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What you should know before you buy!

 

 

 

Just look at the picture above. Who could ask for anything sweeter than a Beauceron puppy? Before you grab the newspaper or get on the internet, it would be wise to take into account a few facts. Here, I will give you a few things to consider but don't let this be your only source of information. Please visit my links page for web sites that have other information about the Beauceron.

The little sweetheart you see above was about 6 months of age when this photo was taken. He is already pretty well behaved and was housebroken within a week from the time he went to his new home. The Beauceron is extremely smart and has a burning desire to be with his owners at all times. The puppy above is Black/Tan in color but they also come in a Grey/Black/Tan variety that we call a Harlequin (actually a merle). Hair is relatively short but that doesn't mean they don't shed. Beaucerons are what I would term a medium shedder. Twice a year they will shed more than at other times but I would certainly not say they shed heavily. However, they do shed all the time. Please note also that this 6 month old puppy has really large feet. They really stand out in a crowd. Of course, when this dog is fully grown those feet will not look large at all. They will be needed to support the 85 to 105 pound dog that you have selected. Yes Virginia there is a Santa Claus and puppies do grow up.

Beaucerons were developed to herd and act as guardians. Herding requires a dog that can think and react accordingly. They must be able to do the job by themselves, and yet, when directed must obey without hesitation. In order to fulfill these requirements the dog must be intelligent and loyal without question. While they are not herding your flock they must be by your side at all times. Now, if you don't have a flock, guess where your dog will be. You quickly find that they are equally at home on your bed or sharing private moments in your bathroom. They are great at helping you prepare dinner, or if you made the mistake of feeding them under the table, helping you eat dinner. When you get your Beauceron, do yourself and the dog a favor and purchase a crate to keep him in. It really makes it easy to housebreak the dog and later in life will give you some private moments.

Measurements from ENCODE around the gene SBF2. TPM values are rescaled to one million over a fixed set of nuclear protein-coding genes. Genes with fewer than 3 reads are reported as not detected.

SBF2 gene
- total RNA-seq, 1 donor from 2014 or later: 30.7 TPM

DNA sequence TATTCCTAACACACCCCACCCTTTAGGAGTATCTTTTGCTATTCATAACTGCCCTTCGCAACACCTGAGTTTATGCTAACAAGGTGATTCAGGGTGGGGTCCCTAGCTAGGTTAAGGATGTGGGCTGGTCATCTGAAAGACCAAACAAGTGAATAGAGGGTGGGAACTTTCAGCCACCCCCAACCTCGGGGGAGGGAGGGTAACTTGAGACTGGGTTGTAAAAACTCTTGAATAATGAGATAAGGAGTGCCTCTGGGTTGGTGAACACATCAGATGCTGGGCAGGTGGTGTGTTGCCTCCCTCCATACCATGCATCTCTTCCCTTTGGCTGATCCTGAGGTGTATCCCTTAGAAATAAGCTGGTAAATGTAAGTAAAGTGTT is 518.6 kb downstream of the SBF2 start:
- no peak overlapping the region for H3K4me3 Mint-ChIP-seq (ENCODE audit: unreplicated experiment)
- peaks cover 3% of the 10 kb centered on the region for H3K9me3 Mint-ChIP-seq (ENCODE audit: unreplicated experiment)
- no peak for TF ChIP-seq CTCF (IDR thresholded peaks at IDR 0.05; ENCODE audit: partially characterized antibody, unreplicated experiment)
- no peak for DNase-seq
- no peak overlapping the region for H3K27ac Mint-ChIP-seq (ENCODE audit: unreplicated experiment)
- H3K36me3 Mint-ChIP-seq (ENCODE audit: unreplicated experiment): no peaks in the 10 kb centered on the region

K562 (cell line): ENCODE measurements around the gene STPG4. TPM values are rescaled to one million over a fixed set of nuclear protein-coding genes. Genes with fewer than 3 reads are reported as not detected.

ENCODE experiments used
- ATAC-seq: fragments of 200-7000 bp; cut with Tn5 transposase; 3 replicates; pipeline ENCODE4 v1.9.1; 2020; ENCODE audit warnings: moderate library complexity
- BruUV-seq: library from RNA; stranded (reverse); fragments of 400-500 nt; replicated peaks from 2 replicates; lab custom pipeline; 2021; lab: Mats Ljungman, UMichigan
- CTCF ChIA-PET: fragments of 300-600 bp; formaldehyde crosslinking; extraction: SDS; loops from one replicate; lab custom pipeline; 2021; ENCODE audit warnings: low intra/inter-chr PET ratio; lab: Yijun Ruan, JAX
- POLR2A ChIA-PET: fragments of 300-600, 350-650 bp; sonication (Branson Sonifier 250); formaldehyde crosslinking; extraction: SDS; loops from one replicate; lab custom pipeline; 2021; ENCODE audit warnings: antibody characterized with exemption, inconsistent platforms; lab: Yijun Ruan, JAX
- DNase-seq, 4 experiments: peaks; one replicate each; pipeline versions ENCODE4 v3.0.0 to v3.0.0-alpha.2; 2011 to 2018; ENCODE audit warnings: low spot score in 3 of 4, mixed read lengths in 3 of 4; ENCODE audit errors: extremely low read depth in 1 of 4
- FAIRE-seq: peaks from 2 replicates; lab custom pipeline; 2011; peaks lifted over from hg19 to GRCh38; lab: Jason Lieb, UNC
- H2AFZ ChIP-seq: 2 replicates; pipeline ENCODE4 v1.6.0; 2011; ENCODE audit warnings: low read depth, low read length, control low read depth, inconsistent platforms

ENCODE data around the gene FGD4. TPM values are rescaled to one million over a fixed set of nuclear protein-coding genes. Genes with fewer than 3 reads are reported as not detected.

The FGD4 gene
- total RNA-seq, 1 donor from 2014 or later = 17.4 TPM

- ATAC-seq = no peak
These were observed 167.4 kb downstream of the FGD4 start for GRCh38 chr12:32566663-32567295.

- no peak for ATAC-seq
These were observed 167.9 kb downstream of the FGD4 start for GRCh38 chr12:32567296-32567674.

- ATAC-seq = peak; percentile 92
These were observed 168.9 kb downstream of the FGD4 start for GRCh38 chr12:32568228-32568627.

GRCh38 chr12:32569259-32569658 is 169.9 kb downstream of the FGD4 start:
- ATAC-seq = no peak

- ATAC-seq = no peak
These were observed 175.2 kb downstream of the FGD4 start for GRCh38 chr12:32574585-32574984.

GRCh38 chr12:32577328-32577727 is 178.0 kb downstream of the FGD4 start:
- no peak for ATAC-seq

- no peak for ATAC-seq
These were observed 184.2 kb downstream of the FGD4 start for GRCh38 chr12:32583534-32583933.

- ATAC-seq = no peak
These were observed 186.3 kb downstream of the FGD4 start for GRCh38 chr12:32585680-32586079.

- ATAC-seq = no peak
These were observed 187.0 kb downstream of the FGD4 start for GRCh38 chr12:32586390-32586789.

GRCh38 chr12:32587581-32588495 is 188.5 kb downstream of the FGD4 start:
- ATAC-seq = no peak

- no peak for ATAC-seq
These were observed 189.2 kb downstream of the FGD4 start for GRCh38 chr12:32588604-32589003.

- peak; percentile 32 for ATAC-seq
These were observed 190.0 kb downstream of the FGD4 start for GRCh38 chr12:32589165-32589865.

All dogs evolved from wolves and they still retain many of the traits of wolves. All dog families have a hierarchy that the dogs know about. Unfortunately, many times the owners are not aware of this hierarchy and this usually ends up poorly. Dog families have a leader and everyone else is subordinate to that leader. There is also a second in command, a third, and so on. In families where the humans are the leaders you will normally have a well adjusted dog and few problems. We have all heard of the dog that is totally devoted to his master but urinates in other family members shoes or growls at them when they get too close at dinner time. This is a dog that knows who his leader is but thinks he is second in command and above everyone else. Then there is the dog that is the leader. He pulls on the leash, demands to be taken outside, does not mind anyone, and bites. This dog doesn't just bite strangers, he will bite everyone. We have all seen this behavior in many different dogs. Usually, the behavior is tolerated by the owners in a small dog because it is too small to hurt anyone. These dogs are totally obnoxious and no fun to be around. Now as for the Beauceron, don't forget this dog will weigh around 90 pounds. That type of behavior in a 90 pound dog is not only unacceptable, it's dangerous. It doesn't matter that you have had dogs all your life, everyone should attend a basic obedience class with their new dog. It will teach your dog some things but more importantly it will teach you how to handle your dog. Before I forget, not all obedience instructors are the same. Ask some questions about their training and experience. You don't want an instructor that specializes in small submissive breeds. They should have some experience with large dominate dogs also.